...bad news right?
We'd see protests, conservation efforts, and heck, maybe even some legislation to keep this from happening.
Now imagine the above scenario with a small twist - no one knows they are adding to the problem, because the plastic they are tossing into the ocean is invisible, almost completely undetectable, & yet still totally harmful to our environment and health.
Sounds like a B-rated horror movie, huh? Unfortunately...
this is not an imaginary issue.
Why Natural Fibers?
Natural Fibers are just what they sound like - fibers that could be found in nature.
They are biodegradable and come from plants or animals. The most common natural fibers are cotton, wool, and silk (we'll talk about each of those in a few).
Synthetic Fibers are man-made from a mix of chemicals. The compounds used to make these fibers come from petroleum-based chemicals, and some of the most popular are polyester, rayon, nylon, and acrylics. These fibers are NOT biodegradable.
Manufacturing synthetic fibers is an energy-intensive process that releases lung-damaging pollutants such as nitrogen and sulfur oxides, particulates, carbon monoxide, and heavy metals, as well as climate-warming carbon dioxide into the air.
...so what's the big deal?
Even though the definition allows these pollutants to be up to 5 mm, the vast majority of them are microscopic, & they're everywhere.
Like floating in the air, in all our tap water, eaten by a fish that's eaten by a bigger fish that's eaten by us, never getting out of our ecosystem, worse than glitter (which is a microplastic btw) EVERYWHERE
...and they come from our laundry.
In this 2016 experiment "detergent-free washing experiments were conducted and replicated in both front- and top-load conventional home machines for five new and mechanically aged jackets or sweaters” .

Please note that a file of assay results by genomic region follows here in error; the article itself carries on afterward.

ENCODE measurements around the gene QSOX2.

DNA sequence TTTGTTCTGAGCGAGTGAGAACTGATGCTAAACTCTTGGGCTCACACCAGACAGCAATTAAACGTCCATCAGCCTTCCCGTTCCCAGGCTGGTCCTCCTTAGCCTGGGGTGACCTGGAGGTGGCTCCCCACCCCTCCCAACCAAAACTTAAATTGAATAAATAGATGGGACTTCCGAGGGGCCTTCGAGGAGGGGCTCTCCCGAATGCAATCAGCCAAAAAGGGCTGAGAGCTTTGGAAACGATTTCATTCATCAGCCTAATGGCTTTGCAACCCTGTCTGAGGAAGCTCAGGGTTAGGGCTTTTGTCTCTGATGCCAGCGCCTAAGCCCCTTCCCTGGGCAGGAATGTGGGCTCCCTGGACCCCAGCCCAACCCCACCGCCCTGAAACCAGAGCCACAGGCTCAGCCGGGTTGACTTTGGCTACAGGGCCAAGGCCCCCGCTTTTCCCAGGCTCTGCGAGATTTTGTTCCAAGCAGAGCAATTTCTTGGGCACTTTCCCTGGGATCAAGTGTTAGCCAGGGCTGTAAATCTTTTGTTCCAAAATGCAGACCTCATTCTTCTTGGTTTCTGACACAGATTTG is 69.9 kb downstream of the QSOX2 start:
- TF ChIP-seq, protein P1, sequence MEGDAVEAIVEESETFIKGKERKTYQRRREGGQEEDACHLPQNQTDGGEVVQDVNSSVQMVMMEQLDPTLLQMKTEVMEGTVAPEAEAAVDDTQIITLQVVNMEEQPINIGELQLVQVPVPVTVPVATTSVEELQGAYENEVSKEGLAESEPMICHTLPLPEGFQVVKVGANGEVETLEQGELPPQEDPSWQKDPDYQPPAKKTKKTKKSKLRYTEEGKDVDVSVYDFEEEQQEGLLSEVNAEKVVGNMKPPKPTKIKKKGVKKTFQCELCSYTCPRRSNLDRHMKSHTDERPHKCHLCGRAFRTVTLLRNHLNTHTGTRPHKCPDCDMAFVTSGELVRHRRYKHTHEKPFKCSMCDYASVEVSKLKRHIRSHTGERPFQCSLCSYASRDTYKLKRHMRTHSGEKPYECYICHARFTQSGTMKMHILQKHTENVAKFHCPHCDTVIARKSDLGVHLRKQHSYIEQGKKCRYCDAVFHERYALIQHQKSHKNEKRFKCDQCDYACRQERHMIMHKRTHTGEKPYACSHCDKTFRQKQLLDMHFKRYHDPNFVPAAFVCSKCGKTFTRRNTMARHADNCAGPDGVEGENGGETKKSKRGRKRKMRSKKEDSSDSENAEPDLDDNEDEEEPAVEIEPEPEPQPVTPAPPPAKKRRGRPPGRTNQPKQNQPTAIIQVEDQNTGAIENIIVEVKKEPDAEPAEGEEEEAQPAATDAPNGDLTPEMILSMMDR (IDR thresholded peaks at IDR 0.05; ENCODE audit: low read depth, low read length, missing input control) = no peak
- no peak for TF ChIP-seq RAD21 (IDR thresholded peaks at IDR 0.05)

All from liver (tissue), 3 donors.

Water used to wash the clothes was filtered, the filters were collected, and "Across all treatments, the recovered microfiber mass per garment ranged from approximately 0 to 2 g, or exceeding 0.3% of the unwashed garment mass" .
In other words, the garments tested would shed about 3 percent of their mass in microfibers for every 10 washes.
This thesis study used similar methods to the previous experiment, this time comparing the microfibers released by a new polyester jacket to those released by a well-worn one.
The findings were as follows:
"It is found that single synthetic fleece jacket releases 250,000 microfibers when washed. The old jackets release more microfibers than that of new jacket due to the weakening of the fibers. It is also found that if 100,000 fleece jackets are washed then an average 30 kg of microfibers are released and later found in the water across the globe” 
"it can be concluded that the older the synthetic jacket, the more microfiber is released compared to the microfiber release of the new jacket...According to the experiment, the aged jacket releases 1.6 times more than the new synthetic jacket" 
This study conducted in 2017 by the International Union for Conservation of Nature set out to determine what the biggest sources of microplastic pollution in our oceans are.
That's almost TWICE the amount contributed by the runner-up, erosion of tires! (34.8%)
 Hartline, N.L., Bruce, N.J., Karba S.N., Ruff, E.O., Sonar, S.U., and Holden, P.A. (2016) Microfiber Masses Recovered from Conventional Machine Washing of New or Aged Garments, Environmental Science & Technology, Vol. 50, No.21, pp.11532-11538